In a world where policies change overnight and breaking news comes with morning coffee, the scientific community is recognizing a profound and increasingly urgent need for communication and engagement. Science communication, a relatively new field of scholarship and practice, aims to bridge the long-standing gap between scientific research and public decision-making — and in many cases, escort scientists themselves across it.
On January 30th, 2017, nearly twenty MIT graduate students gathered in the ESI offices to learn how to more effectively communicate their research and knowledge. The all-day training was presented by COMPASS, a nonpartisan organization committed to helping scientists engage with different audiences and communicate their information and insight beyond technical journals and scientific circles. Attendees learned about and applied COMPASS’s ”message box” method to frame their research (and fit it into 30 seconds!), discussed social media as an outreach tool for scientists, and experimented with principles of storytelling to convey a message with impact.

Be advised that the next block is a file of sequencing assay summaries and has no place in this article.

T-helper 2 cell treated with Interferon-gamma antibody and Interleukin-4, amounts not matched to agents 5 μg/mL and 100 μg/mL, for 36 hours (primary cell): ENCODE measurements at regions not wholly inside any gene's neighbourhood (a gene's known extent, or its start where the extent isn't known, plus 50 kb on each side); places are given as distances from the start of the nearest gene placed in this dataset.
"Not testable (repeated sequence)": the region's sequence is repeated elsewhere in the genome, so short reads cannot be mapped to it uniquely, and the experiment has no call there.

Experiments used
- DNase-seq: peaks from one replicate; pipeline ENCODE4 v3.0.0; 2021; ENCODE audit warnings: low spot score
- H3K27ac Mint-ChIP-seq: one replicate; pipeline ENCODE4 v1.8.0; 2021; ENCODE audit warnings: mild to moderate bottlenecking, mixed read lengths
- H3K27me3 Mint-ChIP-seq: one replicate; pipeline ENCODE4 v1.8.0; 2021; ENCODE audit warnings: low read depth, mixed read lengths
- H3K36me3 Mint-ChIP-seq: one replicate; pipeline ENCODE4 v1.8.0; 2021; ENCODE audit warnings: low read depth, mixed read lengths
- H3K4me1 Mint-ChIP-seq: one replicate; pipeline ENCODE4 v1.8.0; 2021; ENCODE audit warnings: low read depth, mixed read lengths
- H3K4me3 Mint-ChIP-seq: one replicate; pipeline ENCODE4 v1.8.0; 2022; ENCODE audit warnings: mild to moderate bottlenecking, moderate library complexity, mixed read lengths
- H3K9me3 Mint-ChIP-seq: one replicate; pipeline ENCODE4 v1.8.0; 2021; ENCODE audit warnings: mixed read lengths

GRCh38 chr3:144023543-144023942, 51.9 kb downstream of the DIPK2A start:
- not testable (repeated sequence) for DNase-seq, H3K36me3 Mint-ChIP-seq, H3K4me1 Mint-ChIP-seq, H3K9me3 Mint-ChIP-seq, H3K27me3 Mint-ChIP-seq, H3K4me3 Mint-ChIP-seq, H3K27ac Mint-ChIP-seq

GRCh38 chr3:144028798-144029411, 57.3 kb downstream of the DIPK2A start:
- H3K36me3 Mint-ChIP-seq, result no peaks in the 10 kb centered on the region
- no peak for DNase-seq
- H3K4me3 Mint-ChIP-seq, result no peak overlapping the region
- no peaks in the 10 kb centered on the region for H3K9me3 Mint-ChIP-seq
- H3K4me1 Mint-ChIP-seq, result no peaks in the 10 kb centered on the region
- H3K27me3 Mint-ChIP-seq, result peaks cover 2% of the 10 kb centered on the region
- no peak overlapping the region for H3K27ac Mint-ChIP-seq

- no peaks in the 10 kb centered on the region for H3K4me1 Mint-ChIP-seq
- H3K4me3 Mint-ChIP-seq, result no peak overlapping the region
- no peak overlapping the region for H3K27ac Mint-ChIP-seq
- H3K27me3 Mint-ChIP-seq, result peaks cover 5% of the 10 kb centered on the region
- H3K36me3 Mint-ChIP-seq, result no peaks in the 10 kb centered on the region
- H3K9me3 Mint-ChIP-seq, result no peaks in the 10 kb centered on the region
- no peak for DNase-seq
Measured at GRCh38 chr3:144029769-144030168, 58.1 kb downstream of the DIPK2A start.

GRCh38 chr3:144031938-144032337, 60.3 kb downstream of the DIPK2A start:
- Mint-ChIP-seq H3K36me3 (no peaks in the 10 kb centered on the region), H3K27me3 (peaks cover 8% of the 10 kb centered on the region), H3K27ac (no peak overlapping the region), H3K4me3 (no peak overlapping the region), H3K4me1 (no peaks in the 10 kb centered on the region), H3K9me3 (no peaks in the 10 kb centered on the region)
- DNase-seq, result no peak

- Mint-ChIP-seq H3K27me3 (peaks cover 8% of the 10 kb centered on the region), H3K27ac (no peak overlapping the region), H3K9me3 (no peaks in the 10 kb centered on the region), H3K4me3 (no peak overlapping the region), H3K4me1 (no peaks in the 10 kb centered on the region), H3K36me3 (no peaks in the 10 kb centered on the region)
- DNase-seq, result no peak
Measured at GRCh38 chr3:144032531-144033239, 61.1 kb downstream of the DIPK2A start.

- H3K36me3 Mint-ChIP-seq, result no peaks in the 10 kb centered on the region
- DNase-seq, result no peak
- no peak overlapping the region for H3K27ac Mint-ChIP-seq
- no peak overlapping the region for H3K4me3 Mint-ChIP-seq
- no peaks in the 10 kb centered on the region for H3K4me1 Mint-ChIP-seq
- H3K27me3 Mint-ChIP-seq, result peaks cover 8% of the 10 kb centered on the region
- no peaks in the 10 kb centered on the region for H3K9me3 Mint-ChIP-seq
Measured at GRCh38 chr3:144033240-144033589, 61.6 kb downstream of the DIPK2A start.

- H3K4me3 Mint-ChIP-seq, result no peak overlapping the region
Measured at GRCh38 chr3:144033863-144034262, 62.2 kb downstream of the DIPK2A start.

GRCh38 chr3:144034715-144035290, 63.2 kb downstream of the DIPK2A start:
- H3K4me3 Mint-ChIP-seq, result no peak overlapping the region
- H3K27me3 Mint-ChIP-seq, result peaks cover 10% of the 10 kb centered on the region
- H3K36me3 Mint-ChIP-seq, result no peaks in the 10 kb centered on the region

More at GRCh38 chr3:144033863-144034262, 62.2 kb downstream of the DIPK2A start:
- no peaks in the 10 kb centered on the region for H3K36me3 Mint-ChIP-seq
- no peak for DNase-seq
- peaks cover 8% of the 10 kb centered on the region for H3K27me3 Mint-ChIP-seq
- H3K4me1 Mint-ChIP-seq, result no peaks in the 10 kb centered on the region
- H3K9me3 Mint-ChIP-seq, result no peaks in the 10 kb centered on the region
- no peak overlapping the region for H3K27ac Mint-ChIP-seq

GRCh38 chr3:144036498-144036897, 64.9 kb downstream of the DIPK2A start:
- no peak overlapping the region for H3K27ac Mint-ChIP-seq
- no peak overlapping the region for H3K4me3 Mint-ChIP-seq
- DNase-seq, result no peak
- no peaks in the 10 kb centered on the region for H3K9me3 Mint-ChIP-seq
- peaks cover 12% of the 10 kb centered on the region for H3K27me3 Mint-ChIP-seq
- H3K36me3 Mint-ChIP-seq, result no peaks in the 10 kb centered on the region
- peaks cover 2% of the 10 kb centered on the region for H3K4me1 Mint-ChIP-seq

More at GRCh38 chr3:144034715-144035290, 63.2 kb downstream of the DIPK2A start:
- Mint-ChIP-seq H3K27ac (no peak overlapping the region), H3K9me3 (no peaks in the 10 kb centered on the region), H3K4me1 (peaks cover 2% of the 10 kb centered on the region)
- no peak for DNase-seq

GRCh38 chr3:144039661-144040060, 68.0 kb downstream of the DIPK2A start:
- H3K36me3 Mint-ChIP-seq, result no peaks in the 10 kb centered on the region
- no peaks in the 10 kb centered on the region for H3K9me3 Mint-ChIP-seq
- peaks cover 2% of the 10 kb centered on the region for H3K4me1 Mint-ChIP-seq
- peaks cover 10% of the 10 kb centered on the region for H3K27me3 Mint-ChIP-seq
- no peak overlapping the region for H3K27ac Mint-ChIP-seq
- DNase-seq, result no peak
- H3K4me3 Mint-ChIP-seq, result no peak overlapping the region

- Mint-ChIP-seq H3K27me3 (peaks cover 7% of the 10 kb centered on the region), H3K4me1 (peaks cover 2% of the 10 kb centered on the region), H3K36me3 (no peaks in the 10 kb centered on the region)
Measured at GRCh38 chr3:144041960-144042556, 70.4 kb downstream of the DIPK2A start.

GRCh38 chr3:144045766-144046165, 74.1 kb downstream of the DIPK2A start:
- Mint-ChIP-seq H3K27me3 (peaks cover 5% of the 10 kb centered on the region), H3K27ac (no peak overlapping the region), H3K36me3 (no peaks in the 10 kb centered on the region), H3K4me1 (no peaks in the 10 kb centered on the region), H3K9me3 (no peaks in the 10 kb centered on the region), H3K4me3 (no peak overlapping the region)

Most importantly, however, the day resonated around a theme of engagement, with scientists learning to adapt their messages to align with what’s important to different audiences, and to establish trust, a point echoed by oceans policy expert Caitlyn Antrim ’71 in an ESI-hosted student lunch just a few weeks later. Both events emphasized the importance of understanding local context and values in our tribal social organization, and the need for, above all else, an approach that emphasizes dialogue – “people talking with people” – rather than a monologue. As scientists today enter public discourse and policy conversations with increasing urgency, it is paramount that they engage with their audiences, with a willingness both to share and to listen.
Contributed by Julianna Horiuchi, ESI Programs Intern